Sunday, October 28, 2012

A Spring

     As I start this blog, I want to say that many of the topics I discuss here often come from conversations with my students and so is the case with this short topic.
     One rarely hears the concept of the horse's body as a spring.  This is a shame because it can be a very helpful training concept.  Think of compressing a spring with both your hands, holding with just enough pressure so that it is contained.  The amount of pressure determines how tight the spring is.  Then release the spring gradually - I teach my students to release this spring slowly and softly, allowing the horse to relax but not to "spring" out of its frame.  A horse with good confirmation will learn to stay collected.  Remember the spring actually over-collects the horse and the release is what allows the horse to go into the desired frame.
     This concenpt of collecting a horse is very useful for riders who struggle with collection.  It can also improve the quality of a horse's gaits.  It can be helpful with spins and flying lead changes and sliding stops.
     I should mention that this would should be done in a snaffle.  A good combination is snaffle, cavesson and martingale.  Draw reins can be used if needed but my advice is to use as little draw rein as is absolutely necessary.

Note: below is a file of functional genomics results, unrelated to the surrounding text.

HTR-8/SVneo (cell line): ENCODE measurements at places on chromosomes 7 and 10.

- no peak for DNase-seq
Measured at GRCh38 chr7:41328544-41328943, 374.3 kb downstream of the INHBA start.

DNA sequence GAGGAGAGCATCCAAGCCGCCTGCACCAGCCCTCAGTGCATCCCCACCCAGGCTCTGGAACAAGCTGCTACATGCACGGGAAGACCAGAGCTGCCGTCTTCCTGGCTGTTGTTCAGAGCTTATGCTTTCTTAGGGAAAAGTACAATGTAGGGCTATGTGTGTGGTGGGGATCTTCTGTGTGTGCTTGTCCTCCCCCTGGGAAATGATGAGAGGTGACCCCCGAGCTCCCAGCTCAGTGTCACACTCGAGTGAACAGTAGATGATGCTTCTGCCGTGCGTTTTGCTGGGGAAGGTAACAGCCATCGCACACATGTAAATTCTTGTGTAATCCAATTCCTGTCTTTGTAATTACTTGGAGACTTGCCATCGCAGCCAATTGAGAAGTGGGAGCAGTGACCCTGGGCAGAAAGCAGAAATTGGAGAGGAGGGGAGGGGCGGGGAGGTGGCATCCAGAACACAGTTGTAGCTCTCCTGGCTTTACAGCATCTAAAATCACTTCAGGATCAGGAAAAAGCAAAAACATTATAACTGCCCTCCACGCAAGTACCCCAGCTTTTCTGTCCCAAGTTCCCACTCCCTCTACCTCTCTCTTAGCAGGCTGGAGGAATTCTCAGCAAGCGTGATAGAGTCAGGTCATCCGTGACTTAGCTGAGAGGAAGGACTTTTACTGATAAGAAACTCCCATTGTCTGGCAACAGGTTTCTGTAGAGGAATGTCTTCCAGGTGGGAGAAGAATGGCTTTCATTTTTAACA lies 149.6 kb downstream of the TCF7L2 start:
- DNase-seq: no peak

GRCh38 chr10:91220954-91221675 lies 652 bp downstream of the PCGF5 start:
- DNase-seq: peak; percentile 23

As the horse progresses you can put him in a light weight, flexible training curb bit such as a correction bit.  Ideally, a bit with medium shanks that are not straightened and are not solid and have a soft mouthpiece.  I am not fond of mullen mouth pieces because of the pressure on the tongue.  Many people mistakenly think these are soft bits but the softest part of a horse's mouth is his tongue.  So, while mullen mouth bits are easy for a horse to accept initially, they can be very harsh when doing the type of work I have just discussed. 
     See you next week!  JD  (P.S. and to all of you who asked for more:  See! I am talking about bits again and will have more later so keep on reading!)

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